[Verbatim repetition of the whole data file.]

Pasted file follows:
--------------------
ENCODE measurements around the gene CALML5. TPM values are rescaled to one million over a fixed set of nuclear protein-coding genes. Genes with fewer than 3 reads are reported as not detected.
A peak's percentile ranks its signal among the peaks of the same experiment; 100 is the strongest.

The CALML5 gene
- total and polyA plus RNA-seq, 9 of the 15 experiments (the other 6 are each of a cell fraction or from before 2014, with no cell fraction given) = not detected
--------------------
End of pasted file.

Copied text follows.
ENCODE measurements around the gene CALML5. TPM values are rescaled to one million over a fixed set of nuclear protein-coding genes. Genes with fewer than 3 reads are reported as not detected.
A peak's percentile ranks its signal among the peaks of the same experiment; 100 is the strongest.

The CALML5 gene
- total and polyA plus RNA-seq, 9 of the 15 experiments (the other 6 are each of a cell fraction or from before 2014, with no cell fraction given) = not detected